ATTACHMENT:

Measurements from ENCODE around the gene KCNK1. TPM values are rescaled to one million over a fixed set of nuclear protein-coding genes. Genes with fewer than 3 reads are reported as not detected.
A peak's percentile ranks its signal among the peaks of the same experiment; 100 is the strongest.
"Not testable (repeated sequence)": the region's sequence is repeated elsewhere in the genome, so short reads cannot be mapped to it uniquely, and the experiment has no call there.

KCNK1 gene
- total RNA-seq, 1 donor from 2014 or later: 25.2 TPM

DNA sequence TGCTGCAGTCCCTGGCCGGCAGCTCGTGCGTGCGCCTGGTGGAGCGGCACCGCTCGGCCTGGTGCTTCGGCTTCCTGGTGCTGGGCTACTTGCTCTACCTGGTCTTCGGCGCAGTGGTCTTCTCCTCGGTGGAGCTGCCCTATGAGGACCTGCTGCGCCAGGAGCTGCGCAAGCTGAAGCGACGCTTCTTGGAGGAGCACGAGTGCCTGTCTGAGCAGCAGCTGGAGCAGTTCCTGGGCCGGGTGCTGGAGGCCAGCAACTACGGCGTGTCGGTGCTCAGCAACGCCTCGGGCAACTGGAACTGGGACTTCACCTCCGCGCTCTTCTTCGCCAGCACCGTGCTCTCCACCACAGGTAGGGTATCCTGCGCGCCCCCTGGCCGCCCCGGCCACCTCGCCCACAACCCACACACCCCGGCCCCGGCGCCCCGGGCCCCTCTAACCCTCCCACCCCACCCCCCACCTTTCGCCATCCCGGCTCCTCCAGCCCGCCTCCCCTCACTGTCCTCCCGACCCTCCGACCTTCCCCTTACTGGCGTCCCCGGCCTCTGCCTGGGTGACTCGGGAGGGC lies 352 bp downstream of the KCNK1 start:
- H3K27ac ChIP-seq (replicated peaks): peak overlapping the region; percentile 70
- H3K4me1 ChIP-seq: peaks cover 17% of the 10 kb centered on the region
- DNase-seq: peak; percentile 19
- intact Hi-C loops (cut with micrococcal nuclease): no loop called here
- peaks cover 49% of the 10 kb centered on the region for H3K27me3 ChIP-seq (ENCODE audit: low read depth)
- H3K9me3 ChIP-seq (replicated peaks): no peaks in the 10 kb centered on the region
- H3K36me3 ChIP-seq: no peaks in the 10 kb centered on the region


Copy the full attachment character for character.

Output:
Measurements from ENCODE around the gene KCNK1. TPM values are rescaled to one million over a fixed set of nuclear protein-coding genes. Genes with fewer than 3 reads are reported as not detected.
A peak's percentile ranks its signal among the peaks of the same experiment; 100 is the strongest.
"Not testable (repeated sequence)": the region's sequence is repeated elsewhere in the genome, so short reads cannot be mapped to it uniquely, and the experiment has no call there.

KCNK1 gene
- total RNA-seq, 1 donor from 2014 or later: 25.2 TPM

DNA sequence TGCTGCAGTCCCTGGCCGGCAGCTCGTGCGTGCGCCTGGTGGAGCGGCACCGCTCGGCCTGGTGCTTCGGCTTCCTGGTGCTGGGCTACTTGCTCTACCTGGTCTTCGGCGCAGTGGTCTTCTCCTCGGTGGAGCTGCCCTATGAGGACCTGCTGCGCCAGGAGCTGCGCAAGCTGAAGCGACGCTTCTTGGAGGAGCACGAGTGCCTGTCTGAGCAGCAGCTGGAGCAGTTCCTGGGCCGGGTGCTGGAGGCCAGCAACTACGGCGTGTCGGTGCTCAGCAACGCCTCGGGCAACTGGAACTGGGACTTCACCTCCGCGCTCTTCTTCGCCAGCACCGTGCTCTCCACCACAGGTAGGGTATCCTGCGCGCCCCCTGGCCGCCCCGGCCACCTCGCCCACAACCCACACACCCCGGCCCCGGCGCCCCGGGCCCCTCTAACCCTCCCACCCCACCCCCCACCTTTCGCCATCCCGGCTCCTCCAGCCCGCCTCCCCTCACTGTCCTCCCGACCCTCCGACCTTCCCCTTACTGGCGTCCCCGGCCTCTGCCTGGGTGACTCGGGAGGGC lies 352 bp downstream of the KCNK1 start:
- H3K27ac ChIP-seq (replicated peaks): peak overlapping the region; percentile 70
- H3K4me1 ChIP-seq: peaks cover 17% of the 10 kb centered on the region
- DNase-seq: peak; percentile 19
- intact Hi-C loops (cut with micrococcal nuclease): no loop called here
- peaks cover 49% of the 10 kb centered on the region for H3K27me3 ChIP-seq (ENCODE audit: low read depth)
- H3K9me3 ChIP-seq (replicated peaks): no peaks in the 10 kb centered on the region
- H3K36me3 ChIP-seq: no peaks in the 10 kb centered on the region